Architectural History Tour of Lafayette Park

Architectural History Tour of Lafayette Park

  • Jack Ryder
  • 03/26/23

Today I had the privilege of leading a walking architectural history tour of Lafayette Park, where I have lived on and off for the last two decades. It was a huge success! Our monthly neighborhood cleanup crew rsvps organized by Northern Neighbors increased from 15 to 45, and then almost 60 showed up. We cleaned 10+ square blocks and then converged at the house I lived in for seven years when I first moved to San Francisco, the C.A. Belden House at 2004 Gough Street. Commonly known as the Gough House, my dear friend, Dr. John Newmeyer has owned the house since 1974.

John has been a thoughtful custodian of a storied house. He is the fifth owner since the house was built in 1889 (the same year the Eiffel Tower was constructed as the entrance to the 1900 World's Fair). It is one of two houses to the east of Lafayette Park that survived the 1906 earthquake and fire. Everything from Gough House to the Bay was destroyed including Nob Hill, Chinatown, and the Financial District. It is a modest house compared to the mansions that once lined Van Ness Avenue, including the French Renaissance Claus Spreckels Mansion, which stood on the lot I currently live on (1735 Van Ness) until 1927. It was stone, burned in the fire, and then was rebuilt, only to be demolished two decades later. The house was one of the most expensive in California and took up the entire block. The same lot is now the site of four six-level apartment buildings with garden, and an adjacent automobile dealership. 

The tour was so successful, they asked me to do another one.

It is wonderful to be able to share the history and success of Lafayette Park, once known as Holladay Heights. Samuel Wirt Holladay, a prominent attorney, challenged the city's claims to ownership of six parcels of land for many years, in what is now known as easter Lafayette Park. Defending his claim in the late 1870s until the early 1900s, Holladay fenced in his six parcels along Clay between Gough and Octavia (across from one of the current Spreckels mansions) including the peak of the hill. He built a well, water tower, stable, gardens, observatory (the first on the west coast), and an Italianate Victorian mansion, which was removed in 1924 after his death. He referred to the estate as Holladay Heights and is the reason 1925 Gough Street designed by C.A. Meussdorffer, known as the St. Regis, is built inside the park.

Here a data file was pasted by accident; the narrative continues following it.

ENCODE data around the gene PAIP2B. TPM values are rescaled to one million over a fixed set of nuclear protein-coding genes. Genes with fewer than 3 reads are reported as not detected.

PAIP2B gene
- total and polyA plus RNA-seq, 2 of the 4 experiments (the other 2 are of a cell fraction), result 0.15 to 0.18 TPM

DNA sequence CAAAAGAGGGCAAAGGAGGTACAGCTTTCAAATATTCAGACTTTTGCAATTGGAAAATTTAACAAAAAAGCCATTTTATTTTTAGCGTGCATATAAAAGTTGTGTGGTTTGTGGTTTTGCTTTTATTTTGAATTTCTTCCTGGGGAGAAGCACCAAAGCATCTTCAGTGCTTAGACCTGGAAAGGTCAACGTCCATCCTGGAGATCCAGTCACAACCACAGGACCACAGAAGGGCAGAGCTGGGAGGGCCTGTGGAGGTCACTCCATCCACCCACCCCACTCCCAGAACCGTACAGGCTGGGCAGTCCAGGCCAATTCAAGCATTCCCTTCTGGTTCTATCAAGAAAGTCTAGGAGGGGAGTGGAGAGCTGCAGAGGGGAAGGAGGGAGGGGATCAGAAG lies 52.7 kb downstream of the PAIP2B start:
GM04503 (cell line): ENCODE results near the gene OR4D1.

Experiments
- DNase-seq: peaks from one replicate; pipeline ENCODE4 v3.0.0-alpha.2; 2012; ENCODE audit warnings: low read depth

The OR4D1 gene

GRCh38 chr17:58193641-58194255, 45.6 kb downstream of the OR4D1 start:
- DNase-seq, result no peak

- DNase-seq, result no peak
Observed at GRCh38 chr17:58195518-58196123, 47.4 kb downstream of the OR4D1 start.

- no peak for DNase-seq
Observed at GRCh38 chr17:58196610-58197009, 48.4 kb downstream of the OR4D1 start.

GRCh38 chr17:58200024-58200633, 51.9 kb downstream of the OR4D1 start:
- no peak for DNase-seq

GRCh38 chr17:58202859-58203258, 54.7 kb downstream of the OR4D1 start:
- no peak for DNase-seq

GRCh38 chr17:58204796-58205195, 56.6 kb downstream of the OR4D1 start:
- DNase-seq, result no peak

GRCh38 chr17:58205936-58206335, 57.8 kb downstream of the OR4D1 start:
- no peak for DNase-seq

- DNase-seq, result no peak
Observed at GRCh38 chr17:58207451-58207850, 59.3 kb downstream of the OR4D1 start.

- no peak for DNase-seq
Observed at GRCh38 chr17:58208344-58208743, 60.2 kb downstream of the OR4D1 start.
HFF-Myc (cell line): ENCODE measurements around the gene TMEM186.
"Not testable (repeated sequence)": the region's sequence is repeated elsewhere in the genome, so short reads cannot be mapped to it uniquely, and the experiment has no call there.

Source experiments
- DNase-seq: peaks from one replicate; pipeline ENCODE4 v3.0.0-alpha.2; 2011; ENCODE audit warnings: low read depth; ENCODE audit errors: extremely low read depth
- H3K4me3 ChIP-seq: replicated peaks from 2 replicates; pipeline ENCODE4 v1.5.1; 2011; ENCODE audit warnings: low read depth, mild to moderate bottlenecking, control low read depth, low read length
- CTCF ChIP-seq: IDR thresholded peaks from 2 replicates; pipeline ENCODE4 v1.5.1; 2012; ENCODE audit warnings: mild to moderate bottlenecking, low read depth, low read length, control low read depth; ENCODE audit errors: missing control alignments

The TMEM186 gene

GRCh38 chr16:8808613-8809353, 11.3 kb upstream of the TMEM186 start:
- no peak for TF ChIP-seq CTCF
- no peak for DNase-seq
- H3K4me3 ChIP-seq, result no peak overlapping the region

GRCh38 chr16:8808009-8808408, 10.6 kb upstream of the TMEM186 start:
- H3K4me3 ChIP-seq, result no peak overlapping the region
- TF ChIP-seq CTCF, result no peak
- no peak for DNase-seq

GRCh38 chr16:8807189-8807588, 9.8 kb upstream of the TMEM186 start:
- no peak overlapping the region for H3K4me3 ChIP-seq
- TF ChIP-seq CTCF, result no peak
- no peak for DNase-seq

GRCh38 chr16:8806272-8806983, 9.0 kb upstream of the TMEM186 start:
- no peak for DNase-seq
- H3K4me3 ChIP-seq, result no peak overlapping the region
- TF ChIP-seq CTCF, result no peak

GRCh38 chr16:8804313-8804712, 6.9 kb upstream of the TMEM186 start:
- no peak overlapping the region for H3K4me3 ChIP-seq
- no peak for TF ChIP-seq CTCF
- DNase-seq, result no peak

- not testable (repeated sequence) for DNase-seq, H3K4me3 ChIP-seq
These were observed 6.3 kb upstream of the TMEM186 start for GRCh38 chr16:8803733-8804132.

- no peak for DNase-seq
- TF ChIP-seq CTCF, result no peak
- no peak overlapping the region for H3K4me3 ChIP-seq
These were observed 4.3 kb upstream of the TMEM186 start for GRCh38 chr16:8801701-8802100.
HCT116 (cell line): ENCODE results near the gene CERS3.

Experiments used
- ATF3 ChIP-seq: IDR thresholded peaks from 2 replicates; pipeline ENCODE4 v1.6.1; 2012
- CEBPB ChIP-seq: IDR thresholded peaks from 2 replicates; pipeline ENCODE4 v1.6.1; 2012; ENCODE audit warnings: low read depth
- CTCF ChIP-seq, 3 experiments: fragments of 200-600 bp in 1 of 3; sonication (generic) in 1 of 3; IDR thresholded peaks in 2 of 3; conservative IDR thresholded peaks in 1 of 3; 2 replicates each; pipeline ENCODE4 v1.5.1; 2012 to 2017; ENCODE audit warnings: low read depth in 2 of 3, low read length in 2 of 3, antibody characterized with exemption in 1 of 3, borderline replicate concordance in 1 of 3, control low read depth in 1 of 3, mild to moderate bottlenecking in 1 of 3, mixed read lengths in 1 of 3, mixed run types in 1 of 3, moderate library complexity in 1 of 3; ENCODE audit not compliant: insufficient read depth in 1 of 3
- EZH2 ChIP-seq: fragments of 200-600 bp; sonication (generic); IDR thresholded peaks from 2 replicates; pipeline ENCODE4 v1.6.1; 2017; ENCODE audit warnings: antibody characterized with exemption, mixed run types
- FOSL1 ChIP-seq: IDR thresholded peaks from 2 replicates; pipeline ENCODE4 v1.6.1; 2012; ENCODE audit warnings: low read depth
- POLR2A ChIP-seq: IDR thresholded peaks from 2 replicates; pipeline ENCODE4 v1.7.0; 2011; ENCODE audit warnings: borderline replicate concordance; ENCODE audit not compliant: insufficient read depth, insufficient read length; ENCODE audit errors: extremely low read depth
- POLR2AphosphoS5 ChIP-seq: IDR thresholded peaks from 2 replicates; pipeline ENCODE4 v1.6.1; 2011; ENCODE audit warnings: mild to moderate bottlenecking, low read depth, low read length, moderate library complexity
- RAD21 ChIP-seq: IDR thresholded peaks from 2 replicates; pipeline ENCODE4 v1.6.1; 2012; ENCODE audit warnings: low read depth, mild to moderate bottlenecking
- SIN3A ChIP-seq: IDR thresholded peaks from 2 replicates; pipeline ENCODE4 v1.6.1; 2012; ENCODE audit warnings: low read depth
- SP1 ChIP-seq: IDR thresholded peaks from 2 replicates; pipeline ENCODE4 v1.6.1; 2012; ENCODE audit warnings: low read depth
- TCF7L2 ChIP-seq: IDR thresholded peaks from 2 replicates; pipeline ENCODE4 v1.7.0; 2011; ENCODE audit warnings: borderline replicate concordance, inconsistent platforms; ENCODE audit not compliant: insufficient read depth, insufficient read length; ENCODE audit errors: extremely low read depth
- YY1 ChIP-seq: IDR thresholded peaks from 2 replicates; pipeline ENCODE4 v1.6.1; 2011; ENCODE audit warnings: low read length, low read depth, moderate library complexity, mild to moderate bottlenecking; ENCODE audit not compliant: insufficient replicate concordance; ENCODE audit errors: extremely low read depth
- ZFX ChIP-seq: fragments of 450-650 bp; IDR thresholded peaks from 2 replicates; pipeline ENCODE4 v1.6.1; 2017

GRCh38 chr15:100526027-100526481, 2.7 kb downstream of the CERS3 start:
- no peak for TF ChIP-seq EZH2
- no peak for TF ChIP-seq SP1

Lafayette Park remained little more than an "unimproved sand hill" through the 1890s. The present design of Lafayette Park, which received a $10 million makeover in 2008, with its formal western half and heavily wooded eastern half, stems directly from the Holladay dispute.

On my tour, I include historical details of the current structures on and near the park built by the Spreckels, Phelan, Tobin, Hammersmith, Matson-Roth, Haas-Lilienthal, Wormser-Coleman, Chambers, Queen, Schwabacher, Rothschild, Brandenstein, Meyer, Whittier, and Atherton families, as well as provide images of former mansions built by the Crockers, Josselyns, Borels, Adams, Irwins, Bothins, Holbrooks, Ashes, Stetsons, Neustadters, Walters, Thompsons, Hobarts, Wenbans, and Franks among others.

Follow @statelysf on Instagram for more on San Francisco's architectural heritage and details on my upcoming book. 

Our neighborhood is a treasure, and neighbors who've never met (pictured above) came together today to encapsulate what Northern Neighbors represents: a welcoming group of neighbors that loves and is interested in the neighborhood and wants to make it even better.

Thank you, John Newmeyer, Liz Miller, Jonathan Bünemann, and Michael Chen for hosting and organizing.